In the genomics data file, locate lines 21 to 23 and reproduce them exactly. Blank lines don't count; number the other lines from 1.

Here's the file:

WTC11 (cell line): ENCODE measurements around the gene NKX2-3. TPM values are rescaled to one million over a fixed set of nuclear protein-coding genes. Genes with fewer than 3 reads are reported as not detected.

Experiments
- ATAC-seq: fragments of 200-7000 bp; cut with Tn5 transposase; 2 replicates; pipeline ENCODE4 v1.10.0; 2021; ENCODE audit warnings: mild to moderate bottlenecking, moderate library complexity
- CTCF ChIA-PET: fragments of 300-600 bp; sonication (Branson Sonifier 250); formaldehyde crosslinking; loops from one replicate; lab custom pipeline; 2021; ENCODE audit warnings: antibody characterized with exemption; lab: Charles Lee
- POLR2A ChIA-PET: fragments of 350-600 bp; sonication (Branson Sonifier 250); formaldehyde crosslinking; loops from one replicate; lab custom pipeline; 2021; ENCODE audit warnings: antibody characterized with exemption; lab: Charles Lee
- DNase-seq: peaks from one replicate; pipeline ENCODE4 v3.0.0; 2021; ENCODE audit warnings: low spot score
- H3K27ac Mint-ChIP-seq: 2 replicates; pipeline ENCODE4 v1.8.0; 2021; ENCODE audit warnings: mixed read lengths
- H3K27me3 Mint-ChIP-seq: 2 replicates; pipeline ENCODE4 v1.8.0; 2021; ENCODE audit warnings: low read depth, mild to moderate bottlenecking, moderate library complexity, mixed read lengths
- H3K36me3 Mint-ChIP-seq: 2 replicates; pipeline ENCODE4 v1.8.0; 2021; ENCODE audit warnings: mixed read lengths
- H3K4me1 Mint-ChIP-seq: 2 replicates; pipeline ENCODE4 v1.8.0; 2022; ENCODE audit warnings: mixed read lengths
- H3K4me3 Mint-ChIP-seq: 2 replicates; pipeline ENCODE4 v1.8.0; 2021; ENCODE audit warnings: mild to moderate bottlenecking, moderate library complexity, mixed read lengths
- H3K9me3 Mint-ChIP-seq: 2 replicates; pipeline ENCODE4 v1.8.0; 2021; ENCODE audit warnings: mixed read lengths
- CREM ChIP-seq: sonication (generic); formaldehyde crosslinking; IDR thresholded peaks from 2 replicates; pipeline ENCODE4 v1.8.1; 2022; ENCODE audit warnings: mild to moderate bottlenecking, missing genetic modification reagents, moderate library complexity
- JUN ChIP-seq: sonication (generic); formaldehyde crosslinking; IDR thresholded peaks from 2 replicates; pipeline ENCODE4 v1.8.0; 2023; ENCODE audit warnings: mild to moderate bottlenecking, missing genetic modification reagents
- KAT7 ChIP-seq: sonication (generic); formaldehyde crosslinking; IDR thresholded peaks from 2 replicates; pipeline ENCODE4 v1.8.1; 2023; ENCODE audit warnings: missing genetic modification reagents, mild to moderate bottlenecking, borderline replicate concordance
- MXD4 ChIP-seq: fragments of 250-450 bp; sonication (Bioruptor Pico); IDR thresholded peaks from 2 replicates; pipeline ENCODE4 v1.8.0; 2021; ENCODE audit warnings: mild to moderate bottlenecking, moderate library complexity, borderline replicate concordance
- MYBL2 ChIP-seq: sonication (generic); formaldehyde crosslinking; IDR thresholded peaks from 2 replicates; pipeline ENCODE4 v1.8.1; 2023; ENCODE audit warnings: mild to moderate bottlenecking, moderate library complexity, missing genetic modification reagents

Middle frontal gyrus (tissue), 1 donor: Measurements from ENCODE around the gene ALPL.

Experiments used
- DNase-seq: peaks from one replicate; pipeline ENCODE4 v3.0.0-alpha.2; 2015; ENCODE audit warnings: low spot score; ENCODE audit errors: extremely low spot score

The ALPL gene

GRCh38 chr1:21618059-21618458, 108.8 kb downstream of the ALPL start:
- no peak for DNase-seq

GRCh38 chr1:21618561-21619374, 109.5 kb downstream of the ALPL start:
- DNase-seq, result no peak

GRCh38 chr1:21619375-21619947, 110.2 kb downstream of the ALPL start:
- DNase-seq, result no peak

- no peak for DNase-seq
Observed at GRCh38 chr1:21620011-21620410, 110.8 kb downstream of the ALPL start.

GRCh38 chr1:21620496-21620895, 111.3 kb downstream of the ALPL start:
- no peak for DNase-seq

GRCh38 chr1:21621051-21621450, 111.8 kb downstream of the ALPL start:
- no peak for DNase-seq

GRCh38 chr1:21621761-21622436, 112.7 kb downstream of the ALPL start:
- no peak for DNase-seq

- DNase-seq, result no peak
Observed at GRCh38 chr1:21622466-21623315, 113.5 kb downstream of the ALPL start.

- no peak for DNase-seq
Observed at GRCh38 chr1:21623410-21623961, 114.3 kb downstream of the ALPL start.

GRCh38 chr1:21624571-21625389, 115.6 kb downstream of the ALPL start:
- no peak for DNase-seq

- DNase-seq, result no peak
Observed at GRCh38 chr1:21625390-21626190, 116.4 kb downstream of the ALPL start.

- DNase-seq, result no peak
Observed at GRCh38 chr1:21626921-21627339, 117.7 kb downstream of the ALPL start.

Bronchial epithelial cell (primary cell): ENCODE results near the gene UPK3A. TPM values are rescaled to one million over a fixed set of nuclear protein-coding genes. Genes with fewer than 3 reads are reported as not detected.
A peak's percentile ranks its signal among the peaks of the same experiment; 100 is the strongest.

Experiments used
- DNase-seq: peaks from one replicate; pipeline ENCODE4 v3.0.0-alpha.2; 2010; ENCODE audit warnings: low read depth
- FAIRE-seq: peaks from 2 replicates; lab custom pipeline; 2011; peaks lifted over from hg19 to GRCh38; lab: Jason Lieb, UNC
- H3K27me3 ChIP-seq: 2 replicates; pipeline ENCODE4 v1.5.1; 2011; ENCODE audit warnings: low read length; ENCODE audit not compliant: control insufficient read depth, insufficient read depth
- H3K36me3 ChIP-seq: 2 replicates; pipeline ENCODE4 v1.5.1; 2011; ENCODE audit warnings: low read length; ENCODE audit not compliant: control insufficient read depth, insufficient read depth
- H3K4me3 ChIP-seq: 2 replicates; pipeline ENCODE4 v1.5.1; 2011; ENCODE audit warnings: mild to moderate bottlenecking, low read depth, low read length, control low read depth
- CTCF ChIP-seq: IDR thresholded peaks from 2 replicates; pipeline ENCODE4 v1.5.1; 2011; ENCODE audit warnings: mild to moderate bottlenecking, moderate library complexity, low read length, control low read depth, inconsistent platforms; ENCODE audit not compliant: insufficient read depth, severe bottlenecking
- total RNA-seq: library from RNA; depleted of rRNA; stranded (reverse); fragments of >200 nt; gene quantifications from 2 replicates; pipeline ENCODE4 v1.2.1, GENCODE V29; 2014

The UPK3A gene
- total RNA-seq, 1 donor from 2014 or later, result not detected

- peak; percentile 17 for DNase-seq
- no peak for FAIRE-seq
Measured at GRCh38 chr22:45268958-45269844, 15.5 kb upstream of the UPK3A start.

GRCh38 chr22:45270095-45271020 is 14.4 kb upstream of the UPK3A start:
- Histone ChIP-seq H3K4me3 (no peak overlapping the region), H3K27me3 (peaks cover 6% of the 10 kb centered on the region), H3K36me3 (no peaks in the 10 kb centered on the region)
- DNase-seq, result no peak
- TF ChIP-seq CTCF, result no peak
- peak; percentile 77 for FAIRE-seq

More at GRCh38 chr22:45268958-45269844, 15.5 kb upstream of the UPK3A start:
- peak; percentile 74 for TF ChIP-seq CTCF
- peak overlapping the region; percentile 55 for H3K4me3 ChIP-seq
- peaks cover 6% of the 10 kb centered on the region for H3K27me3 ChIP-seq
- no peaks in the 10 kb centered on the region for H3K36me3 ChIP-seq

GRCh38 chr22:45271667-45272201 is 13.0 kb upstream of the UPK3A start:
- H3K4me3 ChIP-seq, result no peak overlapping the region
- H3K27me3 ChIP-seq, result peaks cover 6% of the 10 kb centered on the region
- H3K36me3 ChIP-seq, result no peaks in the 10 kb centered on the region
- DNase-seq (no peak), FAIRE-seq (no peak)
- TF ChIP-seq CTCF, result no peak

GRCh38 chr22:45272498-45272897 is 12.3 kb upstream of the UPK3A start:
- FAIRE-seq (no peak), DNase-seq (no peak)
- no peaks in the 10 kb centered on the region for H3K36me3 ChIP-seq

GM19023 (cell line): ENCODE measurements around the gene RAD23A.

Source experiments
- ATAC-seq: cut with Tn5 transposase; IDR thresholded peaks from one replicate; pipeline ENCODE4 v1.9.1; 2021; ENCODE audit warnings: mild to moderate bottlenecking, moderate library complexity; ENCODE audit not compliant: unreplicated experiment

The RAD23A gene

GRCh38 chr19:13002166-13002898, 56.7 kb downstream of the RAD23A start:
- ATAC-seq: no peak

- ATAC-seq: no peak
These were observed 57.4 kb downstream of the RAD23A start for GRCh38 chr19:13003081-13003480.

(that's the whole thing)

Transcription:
The ALPL gene

GRCh38 chr1:21618059-21618458, 108.8 kb downstream of the ALPL start:
- no peak for DNase-seq